I think transparency happens quite often - I mean, when classmates to my left and right in my marketing class both have nice Nike running shoes and apparel, Nike is sending me a message through them. In Dr. Donnelly's English 213 class, my entire group has a mac laptop (and one ipad), while I have an hp.

    I understand your point about news broadcasters and the like too - they spin stories certain ways that fit their agendas.

    I think that critical literacy; the ability to stand back and analyze different perspectives and opinions and not taking things at face value, is very important in the face of so many messages and arguments blatantly and subtly being thrown around.

    ReplyDelete
  4. As I sit here listening to music, I can only think about transparency in mainstream pop songs. A great example is LMFAO's "Sexy and I Know It." Now, I think it's a fun and catchy song, but I wouldn't consider it good music.

    Good music or not, it's still a popular song.

    The number one purpose for the production of this song is the make money—no surprise here. Producers are paid to figure out what sound will sell. There is blatant product placement in the both lyrics and music video. It's a 3 minute ad, but people see right through it.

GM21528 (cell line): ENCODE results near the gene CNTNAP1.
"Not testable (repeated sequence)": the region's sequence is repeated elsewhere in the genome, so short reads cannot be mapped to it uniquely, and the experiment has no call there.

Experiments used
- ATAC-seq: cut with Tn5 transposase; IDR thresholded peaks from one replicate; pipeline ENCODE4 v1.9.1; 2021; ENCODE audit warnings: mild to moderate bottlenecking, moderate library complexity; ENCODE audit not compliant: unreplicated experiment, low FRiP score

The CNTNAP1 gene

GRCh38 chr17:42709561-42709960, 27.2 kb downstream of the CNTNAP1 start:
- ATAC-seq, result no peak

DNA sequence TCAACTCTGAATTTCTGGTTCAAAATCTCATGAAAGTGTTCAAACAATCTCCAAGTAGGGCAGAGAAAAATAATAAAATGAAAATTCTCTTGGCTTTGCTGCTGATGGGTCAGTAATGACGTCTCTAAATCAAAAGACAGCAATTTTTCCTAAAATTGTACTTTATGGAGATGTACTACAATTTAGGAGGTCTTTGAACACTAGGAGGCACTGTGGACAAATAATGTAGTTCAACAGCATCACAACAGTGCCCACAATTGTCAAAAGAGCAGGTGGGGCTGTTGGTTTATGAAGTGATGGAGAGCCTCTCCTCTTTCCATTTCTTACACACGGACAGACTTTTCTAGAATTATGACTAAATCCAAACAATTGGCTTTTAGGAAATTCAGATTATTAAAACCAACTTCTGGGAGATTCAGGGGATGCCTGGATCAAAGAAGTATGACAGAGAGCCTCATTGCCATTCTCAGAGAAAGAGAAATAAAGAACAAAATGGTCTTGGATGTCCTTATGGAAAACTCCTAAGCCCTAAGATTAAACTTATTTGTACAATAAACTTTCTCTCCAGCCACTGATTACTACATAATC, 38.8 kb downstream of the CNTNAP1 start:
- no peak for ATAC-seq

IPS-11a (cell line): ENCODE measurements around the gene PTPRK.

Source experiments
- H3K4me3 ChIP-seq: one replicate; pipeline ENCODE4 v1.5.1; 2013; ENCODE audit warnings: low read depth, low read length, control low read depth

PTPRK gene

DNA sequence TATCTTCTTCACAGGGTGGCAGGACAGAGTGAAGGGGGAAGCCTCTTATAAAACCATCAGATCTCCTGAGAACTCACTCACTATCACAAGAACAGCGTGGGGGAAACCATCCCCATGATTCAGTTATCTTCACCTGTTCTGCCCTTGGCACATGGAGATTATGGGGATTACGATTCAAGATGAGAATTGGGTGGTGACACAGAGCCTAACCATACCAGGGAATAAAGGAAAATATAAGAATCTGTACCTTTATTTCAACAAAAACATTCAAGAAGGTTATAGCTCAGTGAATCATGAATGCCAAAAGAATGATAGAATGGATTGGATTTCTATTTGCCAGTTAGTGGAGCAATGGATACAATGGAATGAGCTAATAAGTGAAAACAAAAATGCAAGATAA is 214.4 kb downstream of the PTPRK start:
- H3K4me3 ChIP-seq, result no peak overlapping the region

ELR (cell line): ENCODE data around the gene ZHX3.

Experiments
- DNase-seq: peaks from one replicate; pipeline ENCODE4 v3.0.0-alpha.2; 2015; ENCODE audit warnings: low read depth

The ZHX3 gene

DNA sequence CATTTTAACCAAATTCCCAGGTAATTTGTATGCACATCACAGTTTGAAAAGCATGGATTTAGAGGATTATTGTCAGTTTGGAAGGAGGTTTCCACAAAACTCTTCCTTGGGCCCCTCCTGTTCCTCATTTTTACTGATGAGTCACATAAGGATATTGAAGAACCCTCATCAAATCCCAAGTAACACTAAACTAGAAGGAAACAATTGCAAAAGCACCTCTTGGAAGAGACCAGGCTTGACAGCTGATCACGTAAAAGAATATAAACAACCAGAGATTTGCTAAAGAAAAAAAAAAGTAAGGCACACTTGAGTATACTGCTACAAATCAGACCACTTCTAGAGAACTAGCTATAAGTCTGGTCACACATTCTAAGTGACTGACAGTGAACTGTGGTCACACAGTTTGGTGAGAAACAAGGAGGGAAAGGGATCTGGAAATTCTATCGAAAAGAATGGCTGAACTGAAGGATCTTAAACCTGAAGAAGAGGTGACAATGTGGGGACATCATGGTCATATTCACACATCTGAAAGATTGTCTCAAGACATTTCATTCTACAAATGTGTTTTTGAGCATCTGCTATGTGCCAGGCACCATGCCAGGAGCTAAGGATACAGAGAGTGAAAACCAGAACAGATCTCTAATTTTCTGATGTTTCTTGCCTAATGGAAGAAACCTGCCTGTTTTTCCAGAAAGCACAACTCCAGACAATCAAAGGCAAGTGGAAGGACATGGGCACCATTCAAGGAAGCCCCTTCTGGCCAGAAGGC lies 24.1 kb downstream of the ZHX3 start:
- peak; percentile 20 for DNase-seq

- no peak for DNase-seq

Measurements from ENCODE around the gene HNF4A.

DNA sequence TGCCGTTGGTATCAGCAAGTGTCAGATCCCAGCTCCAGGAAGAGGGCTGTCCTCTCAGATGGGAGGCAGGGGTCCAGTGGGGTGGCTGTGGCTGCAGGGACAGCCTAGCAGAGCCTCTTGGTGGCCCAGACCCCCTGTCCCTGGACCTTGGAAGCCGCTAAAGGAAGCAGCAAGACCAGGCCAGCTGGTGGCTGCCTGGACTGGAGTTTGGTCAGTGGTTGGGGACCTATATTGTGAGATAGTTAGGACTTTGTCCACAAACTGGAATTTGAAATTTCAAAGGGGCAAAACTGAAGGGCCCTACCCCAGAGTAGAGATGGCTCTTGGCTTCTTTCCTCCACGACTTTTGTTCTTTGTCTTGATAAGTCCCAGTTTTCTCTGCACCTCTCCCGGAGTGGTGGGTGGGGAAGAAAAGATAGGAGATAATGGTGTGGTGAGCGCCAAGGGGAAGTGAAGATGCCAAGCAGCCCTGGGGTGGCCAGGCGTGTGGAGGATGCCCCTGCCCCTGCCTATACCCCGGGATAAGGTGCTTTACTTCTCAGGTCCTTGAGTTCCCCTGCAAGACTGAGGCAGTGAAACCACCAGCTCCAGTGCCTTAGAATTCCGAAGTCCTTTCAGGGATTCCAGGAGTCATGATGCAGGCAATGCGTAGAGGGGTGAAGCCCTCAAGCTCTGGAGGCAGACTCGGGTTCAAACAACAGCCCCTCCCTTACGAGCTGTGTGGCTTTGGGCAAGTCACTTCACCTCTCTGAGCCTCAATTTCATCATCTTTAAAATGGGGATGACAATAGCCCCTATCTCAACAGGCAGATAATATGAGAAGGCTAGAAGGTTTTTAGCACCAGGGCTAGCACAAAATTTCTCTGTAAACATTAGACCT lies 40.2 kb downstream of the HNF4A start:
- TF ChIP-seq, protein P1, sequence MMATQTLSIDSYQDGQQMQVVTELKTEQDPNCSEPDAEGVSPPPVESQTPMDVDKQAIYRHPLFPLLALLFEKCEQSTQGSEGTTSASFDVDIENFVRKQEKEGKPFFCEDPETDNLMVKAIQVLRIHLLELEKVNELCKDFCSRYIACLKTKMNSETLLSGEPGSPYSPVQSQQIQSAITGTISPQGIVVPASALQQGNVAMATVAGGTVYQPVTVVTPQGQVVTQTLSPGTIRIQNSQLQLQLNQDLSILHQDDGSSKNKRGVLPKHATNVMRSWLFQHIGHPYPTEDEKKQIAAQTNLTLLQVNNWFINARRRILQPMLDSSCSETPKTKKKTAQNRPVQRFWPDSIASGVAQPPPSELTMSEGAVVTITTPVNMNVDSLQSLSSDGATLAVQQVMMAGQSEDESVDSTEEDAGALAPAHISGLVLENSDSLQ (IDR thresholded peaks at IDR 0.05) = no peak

It all comes down to critical literacy. If you understand the song's message and still enjoy this song (like I do), there's no harm done. However, if you can't comprehend the underlying message of this piece of media, there is no telling what other messages you are passively taking in.

    ReplyDelete
  5. I see transparency as being two different issues. I think that technology itself has drastically changed our outlook on how we communicate and gather information, but I don’t think that we are focusing on the medium. Instead of debating whether to use a laptop, tablet or smartphone we are a society simply desiring content. This to me seems like a cultural adaptation, but not something inherently bad.

    On the other hand I think that media is using this transparency to send advertising-driven messages. Brand name items are often noticeable in movies, television or in magazines. I think that our culture is constantly having to sift through messages of what to purchase in order to reach content. This begins to hinder the entertainment access and the way in which we gather news. It almost begins to diminish the ease of certain media.

    ReplyDelete
  6. I think transparency is definitely occurring. I think people as a whole are not thinking about where there information is coming and are just thinking about what they are looking for. I think that people have become so used to technology it has become second nature. So from the time an individual wakes up - checks their email, twitter, Facebook,blog etc. Then goes to watch the news or their favorite tv show, then goes to work where they are more than likely dealing with more emails and working on their own computer. Plus texting. In that entire span of time I think we forget about what we are actually using to get our information and more or less consumed with the information itself. Thus forgetting about the actual piece of technology we are using.

    ReplyDelete